By Adebayo Ahmed
The current cash crunch is the dominant issue in Nigeria today. To go about their daily lives, many people all over the country are spending countless hours on never-ending queues trying to get some money, which they presumably own. With frustration building, as a result of the cash crunch as well as other issues such as the fuel crisis, the obvious question is: “what is the way forward”? Should Nigeria continue as is, hoping that people manage the suffering for real or perceived future benefits? Or do we need a course correction before the lid gets blown off completely and we find ourselves with a severe economic contraction or worse?
The currency change policy
The cash crunch can be linked directly to the policy effort of the Central Bank of Nigeria(CBN). In October 2022, the CBN announced plans to change the currency, replacing the soon-to-be-decommissioned N200, N500, and N1000 notes with new versions. Reasons given for the change ranged from fighting counterfeiting, kidnapping, corruption, money laundering and other forms of illicit financial flows. Additionally, the policy has been touted by some advocates outside of the apex bank as a tool for stopping or limiting vote buying in the upcoming elections. Although there were indirect suggestions that efforts would be made to promote digital transactions over cash going forward, there was no new and explicit statement on cash restrictions beyond what was already in place via the cashless policy when the currency change was announced last October.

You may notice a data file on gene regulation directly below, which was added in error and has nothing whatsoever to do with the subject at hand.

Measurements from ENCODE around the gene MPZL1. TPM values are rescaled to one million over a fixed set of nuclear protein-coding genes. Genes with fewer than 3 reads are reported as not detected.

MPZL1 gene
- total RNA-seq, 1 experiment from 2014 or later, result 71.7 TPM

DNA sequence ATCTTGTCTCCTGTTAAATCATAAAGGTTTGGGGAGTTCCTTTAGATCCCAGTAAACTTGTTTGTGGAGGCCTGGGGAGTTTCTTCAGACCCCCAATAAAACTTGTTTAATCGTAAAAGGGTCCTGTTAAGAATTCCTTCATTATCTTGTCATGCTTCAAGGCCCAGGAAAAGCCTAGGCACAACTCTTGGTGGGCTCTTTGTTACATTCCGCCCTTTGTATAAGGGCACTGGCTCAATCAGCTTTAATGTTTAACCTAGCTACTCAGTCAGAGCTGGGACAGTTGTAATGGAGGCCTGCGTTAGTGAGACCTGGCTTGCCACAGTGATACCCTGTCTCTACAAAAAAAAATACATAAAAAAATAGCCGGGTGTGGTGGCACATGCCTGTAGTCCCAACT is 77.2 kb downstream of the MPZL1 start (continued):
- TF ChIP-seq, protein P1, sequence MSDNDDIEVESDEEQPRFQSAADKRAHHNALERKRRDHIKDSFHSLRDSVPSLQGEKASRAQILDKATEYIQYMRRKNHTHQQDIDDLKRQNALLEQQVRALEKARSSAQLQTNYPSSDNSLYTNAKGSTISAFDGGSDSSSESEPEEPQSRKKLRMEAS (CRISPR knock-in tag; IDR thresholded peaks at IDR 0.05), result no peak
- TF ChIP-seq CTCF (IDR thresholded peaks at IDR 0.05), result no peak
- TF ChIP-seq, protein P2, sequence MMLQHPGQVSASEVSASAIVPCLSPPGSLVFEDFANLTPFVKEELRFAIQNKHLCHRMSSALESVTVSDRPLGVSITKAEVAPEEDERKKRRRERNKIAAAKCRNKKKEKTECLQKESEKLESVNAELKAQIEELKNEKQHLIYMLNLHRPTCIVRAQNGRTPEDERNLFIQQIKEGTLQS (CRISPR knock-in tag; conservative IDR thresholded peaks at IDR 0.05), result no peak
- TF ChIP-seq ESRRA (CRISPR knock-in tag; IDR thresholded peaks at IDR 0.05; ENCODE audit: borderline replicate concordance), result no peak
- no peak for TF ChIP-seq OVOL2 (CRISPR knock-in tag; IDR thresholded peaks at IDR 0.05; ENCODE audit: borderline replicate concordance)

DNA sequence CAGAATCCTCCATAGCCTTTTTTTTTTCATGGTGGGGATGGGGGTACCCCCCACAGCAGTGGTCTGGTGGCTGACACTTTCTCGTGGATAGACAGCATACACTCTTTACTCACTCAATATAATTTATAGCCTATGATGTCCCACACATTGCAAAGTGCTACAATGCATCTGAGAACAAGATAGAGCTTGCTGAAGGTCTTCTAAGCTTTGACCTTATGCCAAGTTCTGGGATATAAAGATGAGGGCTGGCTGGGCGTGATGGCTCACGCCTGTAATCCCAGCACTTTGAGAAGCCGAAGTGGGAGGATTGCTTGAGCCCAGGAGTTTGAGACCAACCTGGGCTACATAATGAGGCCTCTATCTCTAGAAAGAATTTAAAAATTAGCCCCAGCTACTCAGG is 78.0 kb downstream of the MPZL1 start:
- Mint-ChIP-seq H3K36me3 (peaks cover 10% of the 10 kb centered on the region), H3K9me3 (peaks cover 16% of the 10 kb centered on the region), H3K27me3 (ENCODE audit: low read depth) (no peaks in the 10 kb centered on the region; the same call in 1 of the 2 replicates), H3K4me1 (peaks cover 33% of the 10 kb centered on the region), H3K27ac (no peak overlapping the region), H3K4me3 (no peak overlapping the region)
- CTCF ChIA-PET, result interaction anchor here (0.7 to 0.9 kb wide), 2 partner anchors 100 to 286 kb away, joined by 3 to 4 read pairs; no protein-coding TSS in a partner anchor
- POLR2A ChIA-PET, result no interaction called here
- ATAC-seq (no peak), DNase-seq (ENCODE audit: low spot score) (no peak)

Most of the reasons given for the new policy are valid. As pointed out by the CBN, the currency notes being changed had not been redesigned in over 20 years. Improving transparency through increased digital transactions has also been a longer-term goal of the CBN, and a good one too. However, some of the reasons given were on suspicious economic grounds, such as too much cash being outside the banking system. It can be safely assumed that the point of cash is for it to be in circulation and not sitting in bank vaults and that reducing money supply in general would be part of its regular monetary policy operations. Regardless, a currency change was not expected to lead to a significant cash crisis.
However, as has become clear, the actual policy being implemented was not simply a change of the currency but a sort of “demonetisation” process. The expectation of the CBN was that cash being deposited would not be withdrawn one-for-one, but that customers would adopt other non-cash systems. This cash crisis has however exposed some of the weaknesses in the policy approach.